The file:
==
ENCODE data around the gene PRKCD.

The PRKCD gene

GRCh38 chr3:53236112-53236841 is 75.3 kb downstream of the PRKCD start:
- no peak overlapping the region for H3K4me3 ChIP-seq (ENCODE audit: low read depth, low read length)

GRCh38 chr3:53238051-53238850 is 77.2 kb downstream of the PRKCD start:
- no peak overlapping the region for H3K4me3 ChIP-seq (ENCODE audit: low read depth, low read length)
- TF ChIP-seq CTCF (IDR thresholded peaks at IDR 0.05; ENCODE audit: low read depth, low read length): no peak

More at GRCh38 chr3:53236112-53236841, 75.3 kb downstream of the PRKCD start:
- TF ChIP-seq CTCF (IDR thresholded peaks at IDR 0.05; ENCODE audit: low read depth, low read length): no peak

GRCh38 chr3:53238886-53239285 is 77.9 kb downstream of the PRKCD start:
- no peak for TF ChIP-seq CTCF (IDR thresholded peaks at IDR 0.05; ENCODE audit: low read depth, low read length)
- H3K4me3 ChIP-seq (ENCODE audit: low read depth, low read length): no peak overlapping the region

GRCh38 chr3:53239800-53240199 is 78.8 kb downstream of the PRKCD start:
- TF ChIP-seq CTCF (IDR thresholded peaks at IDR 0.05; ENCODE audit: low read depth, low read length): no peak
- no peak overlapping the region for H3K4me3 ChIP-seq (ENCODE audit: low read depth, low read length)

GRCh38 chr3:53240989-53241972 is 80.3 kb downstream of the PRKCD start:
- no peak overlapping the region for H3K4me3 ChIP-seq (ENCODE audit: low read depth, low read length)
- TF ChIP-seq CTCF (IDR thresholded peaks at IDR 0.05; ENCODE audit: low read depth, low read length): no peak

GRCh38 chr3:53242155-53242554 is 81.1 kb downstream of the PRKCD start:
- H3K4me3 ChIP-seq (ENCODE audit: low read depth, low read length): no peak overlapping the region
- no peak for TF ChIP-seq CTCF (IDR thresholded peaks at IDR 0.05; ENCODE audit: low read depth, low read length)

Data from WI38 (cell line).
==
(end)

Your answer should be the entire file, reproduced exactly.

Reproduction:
ENCODE data around the gene PRKCD.

The PRKCD gene

GRCh38 chr3:53236112-53236841 is 75.3 kb downstream of the PRKCD start:
- no peak overlapping the region for H3K4me3 ChIP-seq (ENCODE audit: low read depth, low read length)

GRCh38 chr3:53238051-53238850 is 77.2 kb downstream of the PRKCD start:
- no peak overlapping the region for H3K4me3 ChIP-seq (ENCODE audit: low read depth, low read length)
- TF ChIP-seq CTCF (IDR thresholded peaks at IDR 0.05; ENCODE audit: low read depth, low read length): no peak

More at GRCh38 chr3:53236112-53236841, 75.3 kb downstream of the PRKCD start:
- TF ChIP-seq CTCF (IDR thresholded peaks at IDR 0.05; ENCODE audit: low read depth, low read length): no peak

GRCh38 chr3:53238886-53239285 is 77.9 kb downstream of the PRKCD start:
- no peak for TF ChIP-seq CTCF (IDR thresholded peaks at IDR 0.05; ENCODE audit: low read depth, low read length)
- H3K4me3 ChIP-seq (ENCODE audit: low read depth, low read length): no peak overlapping the region

GRCh38 chr3:53239800-53240199 is 78.8 kb downstream of the PRKCD start:
- TF ChIP-seq CTCF (IDR thresholded peaks at IDR 0.05; ENCODE audit: low read depth, low read length): no peak
- no peak overlapping the region for H3K4me3 ChIP-seq (ENCODE audit: low read depth, low read length)

GRCh38 chr3:53240989-53241972 is 80.3 kb downstream of the PRKCD start:
- no peak overlapping the region for H3K4me3 ChIP-seq (ENCODE audit: low read depth, low read length)
- TF ChIP-seq CTCF (IDR thresholded peaks at IDR 0.05; ENCODE audit: low read depth, low read length): no peak

GRCh38 chr3:53242155-53242554 is 81.1 kb downstream of the PRKCD start:
- H3K4me3 ChIP-seq (ENCODE audit: low read depth, low read length): no peak overlapping the region
- no peak for TF ChIP-seq CTCF (IDR thresholded peaks at IDR 0.05; ENCODE audit: low read depth, low read length)

Data from WI38 (cell line).